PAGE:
Robed road show

Stephen Bates

In the early years of the Republic, few officials logged as many miles as Supreme Court justices. Federal law required justices to spend much of their time presiding over trials in different regions of the country, called “circuits.” Many of them considered “riding circuit” the worst part of the job, as retired justice Sandra Day O’Connor writes in Out of Order: Stories From the History of the Supreme Court (Random House).

In letters to his wife in the 1790s, Justice James Iredell recited a litany of discomforts and mishaps he suffered while traveling to trials in Georgia and the Carolinas. He was obliged to stay in a “very rascally house,” where “worthless young fellows [were] sitting up drinking gaming & cursing and swearing all night.” After that, he was robbed by a “Scoundrel.” Later, Iredell reported that he was in “much pain” after his horse threw him and his carriage ran over his leg.

Circuit riding proved too much for some justices. Six months after George Washington appointed him to the Supreme Court, Justice Thomas Johnson resigned. He would not, he told President Washington in 1793, spend half of each year away from his family, “on Roads at Taverns chiefly and often in Situations where the most moderate Desires are disappointed.”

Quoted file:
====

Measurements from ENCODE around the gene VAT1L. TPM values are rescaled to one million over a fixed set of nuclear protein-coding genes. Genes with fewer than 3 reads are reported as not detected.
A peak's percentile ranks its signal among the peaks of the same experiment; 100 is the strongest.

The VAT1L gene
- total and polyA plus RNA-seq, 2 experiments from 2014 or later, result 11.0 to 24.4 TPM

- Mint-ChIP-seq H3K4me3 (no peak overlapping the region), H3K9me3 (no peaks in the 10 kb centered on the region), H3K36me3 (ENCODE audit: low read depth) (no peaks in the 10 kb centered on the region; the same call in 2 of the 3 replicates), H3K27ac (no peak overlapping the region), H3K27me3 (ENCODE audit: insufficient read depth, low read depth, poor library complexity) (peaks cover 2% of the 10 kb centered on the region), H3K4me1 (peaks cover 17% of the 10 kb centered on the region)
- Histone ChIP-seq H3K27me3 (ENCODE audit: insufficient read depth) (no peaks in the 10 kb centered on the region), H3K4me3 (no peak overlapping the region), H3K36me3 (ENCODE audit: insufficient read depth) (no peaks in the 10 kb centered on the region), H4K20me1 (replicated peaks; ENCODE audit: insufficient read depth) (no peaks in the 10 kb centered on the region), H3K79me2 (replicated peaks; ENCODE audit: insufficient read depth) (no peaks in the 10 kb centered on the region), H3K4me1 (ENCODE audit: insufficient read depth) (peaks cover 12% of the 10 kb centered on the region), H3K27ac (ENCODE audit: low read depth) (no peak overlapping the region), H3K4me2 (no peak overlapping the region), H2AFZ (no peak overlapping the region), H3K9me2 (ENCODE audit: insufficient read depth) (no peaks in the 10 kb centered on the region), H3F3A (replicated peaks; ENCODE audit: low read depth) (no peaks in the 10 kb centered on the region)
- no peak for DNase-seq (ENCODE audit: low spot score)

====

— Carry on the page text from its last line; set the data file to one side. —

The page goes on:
Congress relieved justices of their circuit-riding duties in 1801 but reinstated them a year later. In the decades that followed, lawmakers repeatedly considered bills to abolish circuit riding once and for all, but none of them passed. Defenders of the status quo raised a host of arguments. To Representative James Bowlin of Missouri, circuit riding helped protect federalism: “Consolidate the Court in the metropolis, and the day is not far distant when the sovereign rights of the free States . . . will be swallowed up in this mighty vortex of power.” Senator George Badger of North Carolina suggested that the justices’ visibility helped legitimize their rulings: Citizens might disobey “unseen, final arbiters of justice, issuing their decrees as it were from a secret chamber.” Senator Abner Lacock of Pennsylvania predicted that through constant contact, shrewd Washington lawyers would learn to manipulate the men on the Court, who were “vain and susceptible to flattery.”

But as the Supreme Court’s docket grew, circuit riding became increasingly untenable. By the 1880s, the justices had more than a thousand cases pending, some of them three years old. In 1891, Congress created federal appellate courts. The justices could finally unpack their robes.


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